Originally, Mark was spending a week per month in Manila, but has increased this to three weeks per month after realising how much he enjoyed the city, and expects to spend even more time there as time passes. After the growth off the offshoring business, Mark spends most of his time running that, while John runs the accounting firm day to day.
Deconstructing the sweatshop myth (and the fear)
Perhaps the biggest issue the firm (and other firms using their outsourcing service) has had with outsourcing was not the work itself but its reputation in the Australian marketplace. Those who don’t understand the finer details of business models such as Frontline’s often perceive these offshore offices as a kind of sweatshop – a mindset Frontline and their associates are working hard to reverse.
Their offshore staff work in offices of Australian standards, and are smart, switched on workers with full accounting degrees who have been through their CPAs. From Frontline’s experience, these employees are hungry to learn and speed through the training – perhaps a little more than their Australian rivals.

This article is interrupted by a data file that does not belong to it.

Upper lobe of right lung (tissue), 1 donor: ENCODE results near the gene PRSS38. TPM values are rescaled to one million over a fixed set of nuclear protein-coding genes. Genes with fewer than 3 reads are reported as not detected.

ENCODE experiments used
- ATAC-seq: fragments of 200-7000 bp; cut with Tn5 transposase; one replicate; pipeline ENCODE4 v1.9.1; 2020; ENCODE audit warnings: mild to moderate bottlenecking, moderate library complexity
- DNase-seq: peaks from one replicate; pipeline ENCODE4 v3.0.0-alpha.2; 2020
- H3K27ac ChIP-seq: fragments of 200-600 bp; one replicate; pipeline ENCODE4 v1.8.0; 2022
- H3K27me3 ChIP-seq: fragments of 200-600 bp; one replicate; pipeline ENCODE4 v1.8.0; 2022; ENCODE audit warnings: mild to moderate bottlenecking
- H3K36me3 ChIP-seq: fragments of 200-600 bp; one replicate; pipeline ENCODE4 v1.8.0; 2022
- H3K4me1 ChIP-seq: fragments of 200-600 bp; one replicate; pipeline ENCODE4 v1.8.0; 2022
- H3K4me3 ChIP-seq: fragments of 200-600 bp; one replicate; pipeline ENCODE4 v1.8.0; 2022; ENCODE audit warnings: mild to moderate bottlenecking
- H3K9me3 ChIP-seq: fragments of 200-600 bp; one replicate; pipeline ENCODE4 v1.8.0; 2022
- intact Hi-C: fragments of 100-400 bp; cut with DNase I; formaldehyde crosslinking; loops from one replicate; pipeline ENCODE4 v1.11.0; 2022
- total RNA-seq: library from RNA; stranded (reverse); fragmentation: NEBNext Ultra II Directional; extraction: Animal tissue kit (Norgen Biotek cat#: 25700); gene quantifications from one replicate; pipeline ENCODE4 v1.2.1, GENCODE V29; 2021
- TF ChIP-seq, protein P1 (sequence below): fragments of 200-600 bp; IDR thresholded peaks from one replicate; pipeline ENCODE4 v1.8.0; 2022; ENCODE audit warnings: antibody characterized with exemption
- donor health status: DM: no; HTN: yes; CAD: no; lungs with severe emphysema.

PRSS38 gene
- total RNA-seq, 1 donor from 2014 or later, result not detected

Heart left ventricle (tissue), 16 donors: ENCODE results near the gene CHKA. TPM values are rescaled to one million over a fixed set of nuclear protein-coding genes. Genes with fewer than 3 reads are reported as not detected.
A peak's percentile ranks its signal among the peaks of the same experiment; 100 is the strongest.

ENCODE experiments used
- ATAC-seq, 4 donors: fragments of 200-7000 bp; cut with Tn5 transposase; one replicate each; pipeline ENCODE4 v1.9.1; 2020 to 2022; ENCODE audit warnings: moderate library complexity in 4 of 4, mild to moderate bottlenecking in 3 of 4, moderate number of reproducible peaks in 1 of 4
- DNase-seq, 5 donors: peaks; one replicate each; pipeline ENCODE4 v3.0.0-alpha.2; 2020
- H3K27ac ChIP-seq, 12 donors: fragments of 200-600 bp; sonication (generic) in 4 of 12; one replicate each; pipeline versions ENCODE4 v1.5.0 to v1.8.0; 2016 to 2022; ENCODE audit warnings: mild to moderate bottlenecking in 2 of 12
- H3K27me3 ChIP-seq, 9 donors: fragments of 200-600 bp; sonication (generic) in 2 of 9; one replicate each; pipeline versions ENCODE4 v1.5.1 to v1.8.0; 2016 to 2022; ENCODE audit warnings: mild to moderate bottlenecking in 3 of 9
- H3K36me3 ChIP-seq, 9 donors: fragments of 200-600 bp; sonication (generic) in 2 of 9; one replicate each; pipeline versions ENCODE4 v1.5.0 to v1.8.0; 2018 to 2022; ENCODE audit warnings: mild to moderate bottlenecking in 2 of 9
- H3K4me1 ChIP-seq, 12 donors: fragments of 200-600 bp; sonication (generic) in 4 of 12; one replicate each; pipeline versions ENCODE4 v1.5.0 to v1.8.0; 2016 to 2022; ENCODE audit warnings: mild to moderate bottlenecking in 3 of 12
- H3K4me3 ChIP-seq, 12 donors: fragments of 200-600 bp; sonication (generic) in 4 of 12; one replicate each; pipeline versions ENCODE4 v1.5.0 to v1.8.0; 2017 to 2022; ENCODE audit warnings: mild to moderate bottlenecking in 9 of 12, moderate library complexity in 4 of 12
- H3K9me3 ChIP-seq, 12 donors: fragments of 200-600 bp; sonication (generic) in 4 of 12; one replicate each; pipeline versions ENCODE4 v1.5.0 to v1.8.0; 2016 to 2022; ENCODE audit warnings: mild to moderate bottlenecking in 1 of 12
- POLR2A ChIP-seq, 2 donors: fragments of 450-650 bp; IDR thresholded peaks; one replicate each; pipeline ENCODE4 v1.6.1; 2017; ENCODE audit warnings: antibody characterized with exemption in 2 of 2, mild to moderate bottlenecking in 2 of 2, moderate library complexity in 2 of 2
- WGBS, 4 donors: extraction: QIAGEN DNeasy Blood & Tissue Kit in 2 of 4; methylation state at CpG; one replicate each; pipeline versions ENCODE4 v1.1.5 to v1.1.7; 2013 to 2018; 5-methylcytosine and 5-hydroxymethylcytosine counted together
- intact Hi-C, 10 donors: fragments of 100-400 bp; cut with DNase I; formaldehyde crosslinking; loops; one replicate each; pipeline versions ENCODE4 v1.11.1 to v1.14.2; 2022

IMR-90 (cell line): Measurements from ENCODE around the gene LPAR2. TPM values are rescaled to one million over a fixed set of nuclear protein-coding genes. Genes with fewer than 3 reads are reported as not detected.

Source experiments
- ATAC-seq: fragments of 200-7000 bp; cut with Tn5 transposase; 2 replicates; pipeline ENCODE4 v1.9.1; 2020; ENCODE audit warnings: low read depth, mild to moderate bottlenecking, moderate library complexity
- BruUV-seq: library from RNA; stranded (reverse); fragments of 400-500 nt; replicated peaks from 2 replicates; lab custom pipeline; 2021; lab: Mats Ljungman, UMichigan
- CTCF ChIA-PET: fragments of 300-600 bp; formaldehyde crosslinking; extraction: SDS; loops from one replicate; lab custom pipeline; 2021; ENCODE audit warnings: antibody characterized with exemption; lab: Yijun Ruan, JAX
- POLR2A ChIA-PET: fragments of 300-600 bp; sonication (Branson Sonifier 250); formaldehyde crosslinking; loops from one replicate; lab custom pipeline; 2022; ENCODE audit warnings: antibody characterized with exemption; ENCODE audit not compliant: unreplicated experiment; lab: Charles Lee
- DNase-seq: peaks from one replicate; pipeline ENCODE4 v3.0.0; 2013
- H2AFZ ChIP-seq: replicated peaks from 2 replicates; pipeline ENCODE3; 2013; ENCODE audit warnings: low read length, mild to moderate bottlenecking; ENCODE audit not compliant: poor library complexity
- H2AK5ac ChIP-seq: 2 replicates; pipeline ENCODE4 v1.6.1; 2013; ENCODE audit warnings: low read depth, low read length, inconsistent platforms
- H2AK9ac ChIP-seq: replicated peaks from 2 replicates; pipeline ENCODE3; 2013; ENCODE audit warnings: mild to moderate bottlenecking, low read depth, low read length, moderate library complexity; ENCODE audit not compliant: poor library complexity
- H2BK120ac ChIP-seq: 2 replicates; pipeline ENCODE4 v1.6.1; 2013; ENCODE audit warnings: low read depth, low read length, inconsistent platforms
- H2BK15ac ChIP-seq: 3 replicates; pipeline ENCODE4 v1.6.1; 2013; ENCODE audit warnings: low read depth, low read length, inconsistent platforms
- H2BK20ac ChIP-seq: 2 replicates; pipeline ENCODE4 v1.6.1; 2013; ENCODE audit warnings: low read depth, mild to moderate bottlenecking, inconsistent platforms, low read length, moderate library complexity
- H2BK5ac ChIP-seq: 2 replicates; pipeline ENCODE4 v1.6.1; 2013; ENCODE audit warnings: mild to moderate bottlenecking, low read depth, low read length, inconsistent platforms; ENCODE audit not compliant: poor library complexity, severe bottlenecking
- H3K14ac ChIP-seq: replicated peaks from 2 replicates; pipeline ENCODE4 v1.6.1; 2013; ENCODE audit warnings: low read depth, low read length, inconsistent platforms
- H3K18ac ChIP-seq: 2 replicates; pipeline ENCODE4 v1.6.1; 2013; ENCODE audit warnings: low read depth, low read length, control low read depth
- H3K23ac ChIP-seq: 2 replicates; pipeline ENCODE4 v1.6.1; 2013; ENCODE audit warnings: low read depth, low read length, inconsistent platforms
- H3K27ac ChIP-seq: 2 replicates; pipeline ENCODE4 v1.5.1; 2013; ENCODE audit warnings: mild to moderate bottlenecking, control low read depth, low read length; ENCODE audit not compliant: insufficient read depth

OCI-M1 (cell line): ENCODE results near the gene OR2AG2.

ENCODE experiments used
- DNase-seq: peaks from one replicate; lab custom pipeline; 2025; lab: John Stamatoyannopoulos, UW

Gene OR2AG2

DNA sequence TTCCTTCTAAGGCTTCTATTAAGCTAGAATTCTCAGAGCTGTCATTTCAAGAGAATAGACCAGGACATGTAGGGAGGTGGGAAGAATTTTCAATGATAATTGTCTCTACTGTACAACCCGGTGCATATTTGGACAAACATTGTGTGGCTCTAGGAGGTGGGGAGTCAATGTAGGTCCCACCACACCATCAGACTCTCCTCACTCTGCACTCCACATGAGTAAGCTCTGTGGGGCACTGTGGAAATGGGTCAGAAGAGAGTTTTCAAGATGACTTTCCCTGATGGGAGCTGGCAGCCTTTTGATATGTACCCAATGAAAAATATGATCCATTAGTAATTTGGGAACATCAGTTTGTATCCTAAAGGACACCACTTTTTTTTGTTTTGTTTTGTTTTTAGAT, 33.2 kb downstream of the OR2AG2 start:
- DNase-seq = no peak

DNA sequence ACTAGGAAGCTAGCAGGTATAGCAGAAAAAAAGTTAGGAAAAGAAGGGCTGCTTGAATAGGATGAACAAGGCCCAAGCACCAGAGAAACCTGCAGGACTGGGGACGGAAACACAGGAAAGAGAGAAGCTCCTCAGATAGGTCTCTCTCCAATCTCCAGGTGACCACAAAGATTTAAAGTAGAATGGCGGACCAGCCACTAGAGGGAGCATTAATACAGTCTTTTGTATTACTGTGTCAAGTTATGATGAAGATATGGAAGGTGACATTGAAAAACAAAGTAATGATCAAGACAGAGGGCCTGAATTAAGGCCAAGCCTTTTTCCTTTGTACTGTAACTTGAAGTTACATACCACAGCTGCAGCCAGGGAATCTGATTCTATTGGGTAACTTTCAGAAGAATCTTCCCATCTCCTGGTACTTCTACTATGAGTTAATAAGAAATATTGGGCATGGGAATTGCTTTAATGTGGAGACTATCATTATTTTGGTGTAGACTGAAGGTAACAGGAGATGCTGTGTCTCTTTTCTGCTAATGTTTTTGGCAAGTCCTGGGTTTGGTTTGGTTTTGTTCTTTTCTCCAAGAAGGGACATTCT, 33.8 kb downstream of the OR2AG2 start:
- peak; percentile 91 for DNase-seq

Handling cultural differences is an inevitable hurdle for firms taking the outsourcing route, but as John notes, it’s often no different to the frequently multicultural Australian workplaces.
With all this sweatshop gossip, do Frontline and their associates keep the specifics of their business model on the down low? Surprisingly, it’s quite the opposite. Most of the firms aren’t keeping their outsourcing a “secret”, aside from a handful of regional firms based in communities with very negative perceptions of outsourcing.